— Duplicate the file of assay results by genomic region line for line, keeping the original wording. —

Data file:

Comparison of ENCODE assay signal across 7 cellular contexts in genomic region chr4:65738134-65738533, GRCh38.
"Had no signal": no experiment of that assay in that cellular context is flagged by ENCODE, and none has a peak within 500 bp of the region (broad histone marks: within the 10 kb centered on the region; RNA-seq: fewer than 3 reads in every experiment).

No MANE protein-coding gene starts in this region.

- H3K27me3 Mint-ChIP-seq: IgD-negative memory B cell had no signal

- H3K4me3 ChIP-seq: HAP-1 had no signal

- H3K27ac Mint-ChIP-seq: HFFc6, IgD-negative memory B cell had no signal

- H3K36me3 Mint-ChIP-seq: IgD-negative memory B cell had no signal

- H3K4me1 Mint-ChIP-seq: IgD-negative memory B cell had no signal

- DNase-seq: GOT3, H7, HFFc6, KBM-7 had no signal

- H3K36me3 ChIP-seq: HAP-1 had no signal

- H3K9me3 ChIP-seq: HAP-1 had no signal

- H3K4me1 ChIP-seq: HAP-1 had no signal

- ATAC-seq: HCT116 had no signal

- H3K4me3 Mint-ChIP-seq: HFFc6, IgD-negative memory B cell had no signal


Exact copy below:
Comparison of ENCODE assay signal across 7 cellular contexts in genomic region chr4:65738134-65738533, GRCh38.
"Had no signal": no experiment of that assay in that cellular context is flagged by ENCODE, and none has a peak within 500 bp of the region (broad histone marks: within the 10 kb centered on the region; RNA-seq: fewer than 3 reads in every experiment).

No MANE protein-coding gene starts in this region.

- H3K27me3 Mint-ChIP-seq: IgD-negative memory B cell had no signal

- H3K4me3 ChIP-seq: HAP-1 had no signal

- H3K27ac Mint-ChIP-seq: HFFc6, IgD-negative memory B cell had no signal

- H3K36me3 Mint-ChIP-seq: IgD-negative memory B cell had no signal

- H3K4me1 Mint-ChIP-seq: IgD-negative memory B cell had no signal

- DNase-seq: GOT3, H7, HFFc6, KBM-7 had no signal

- H3K36me3 ChIP-seq: HAP-1 had no signal

- H3K9me3 ChIP-seq: HAP-1 had no signal

- H3K4me1 ChIP-seq: HAP-1 had no signal

- ATAC-seq: HCT116 had no signal

- H3K4me3 Mint-ChIP-seq: HFFc6, IgD-negative memory B cell had no signal